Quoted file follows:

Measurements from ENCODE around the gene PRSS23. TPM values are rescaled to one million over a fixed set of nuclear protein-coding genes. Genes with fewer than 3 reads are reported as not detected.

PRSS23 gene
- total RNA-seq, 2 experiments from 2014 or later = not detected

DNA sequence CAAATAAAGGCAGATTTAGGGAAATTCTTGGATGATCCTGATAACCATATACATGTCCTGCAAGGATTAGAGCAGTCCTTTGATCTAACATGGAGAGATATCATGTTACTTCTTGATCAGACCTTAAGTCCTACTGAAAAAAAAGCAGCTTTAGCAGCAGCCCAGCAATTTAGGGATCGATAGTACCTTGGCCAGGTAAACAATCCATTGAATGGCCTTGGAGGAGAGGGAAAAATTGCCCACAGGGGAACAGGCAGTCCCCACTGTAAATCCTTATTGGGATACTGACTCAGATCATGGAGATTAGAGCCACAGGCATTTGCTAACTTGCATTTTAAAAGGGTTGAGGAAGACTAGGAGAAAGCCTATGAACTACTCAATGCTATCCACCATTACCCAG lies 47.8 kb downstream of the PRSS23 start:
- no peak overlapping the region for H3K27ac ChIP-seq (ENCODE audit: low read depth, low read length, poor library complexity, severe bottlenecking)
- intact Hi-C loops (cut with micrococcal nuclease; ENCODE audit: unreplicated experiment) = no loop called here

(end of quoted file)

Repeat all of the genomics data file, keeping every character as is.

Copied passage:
Measurements from ENCODE around the gene PRSS23. TPM values are rescaled to one million over a fixed set of nuclear protein-coding genes. Genes with fewer than 3 reads are reported as not detected.

PRSS23 gene
- total RNA-seq, 2 experiments from 2014 or later = not detected

DNA sequence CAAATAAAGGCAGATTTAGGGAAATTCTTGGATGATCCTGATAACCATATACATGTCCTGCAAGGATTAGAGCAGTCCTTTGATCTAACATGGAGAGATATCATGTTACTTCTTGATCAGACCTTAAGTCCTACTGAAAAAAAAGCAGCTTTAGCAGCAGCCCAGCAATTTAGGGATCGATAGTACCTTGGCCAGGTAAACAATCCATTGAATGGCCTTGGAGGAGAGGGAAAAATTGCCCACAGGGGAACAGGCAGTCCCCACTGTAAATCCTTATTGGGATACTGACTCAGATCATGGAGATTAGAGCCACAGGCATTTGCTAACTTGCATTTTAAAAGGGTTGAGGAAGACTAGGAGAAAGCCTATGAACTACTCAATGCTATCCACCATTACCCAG lies 47.8 kb downstream of the PRSS23 start:
- no peak overlapping the region for H3K27ac ChIP-seq (ENCODE audit: low read depth, low read length, poor library complexity, severe bottlenecking)
- intact Hi-C loops (cut with micrococcal nuclease; ENCODE audit: unreplicated experiment) = no loop called here